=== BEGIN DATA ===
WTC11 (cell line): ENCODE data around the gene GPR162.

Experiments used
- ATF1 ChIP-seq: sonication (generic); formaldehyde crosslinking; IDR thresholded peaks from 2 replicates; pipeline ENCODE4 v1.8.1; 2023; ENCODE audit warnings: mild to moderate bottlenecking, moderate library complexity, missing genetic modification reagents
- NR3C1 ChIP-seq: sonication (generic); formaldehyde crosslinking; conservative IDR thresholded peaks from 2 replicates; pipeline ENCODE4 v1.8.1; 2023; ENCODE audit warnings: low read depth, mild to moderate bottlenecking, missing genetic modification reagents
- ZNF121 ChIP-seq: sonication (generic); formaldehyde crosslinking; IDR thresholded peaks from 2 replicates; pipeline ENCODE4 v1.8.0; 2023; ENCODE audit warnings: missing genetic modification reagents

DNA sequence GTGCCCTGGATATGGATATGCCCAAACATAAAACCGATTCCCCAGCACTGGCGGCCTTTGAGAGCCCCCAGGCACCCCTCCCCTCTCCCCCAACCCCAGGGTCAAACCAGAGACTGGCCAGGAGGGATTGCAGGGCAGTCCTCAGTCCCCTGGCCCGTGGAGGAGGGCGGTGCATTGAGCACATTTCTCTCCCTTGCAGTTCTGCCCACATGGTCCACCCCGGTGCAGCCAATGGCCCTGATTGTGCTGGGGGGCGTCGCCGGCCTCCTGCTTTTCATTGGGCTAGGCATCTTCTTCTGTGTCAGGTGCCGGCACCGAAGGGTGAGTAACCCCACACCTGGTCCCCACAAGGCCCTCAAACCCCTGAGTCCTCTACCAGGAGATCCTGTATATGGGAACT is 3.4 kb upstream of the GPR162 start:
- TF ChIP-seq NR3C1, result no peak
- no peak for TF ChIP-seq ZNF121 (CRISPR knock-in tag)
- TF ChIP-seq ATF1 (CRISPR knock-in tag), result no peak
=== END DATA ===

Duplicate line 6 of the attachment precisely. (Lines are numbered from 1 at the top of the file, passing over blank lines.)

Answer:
DNA sequence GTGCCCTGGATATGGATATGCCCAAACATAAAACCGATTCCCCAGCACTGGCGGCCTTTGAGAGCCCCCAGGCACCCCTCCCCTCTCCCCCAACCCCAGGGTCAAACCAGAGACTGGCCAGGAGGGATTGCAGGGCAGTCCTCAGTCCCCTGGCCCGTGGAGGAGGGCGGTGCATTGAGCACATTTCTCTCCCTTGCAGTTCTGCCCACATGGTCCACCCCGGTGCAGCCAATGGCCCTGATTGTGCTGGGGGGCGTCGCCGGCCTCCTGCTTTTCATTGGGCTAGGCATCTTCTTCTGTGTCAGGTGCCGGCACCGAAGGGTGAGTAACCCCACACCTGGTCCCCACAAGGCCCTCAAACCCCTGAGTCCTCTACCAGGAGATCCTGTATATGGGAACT is 3.4 kb upstream of the GPR162 start: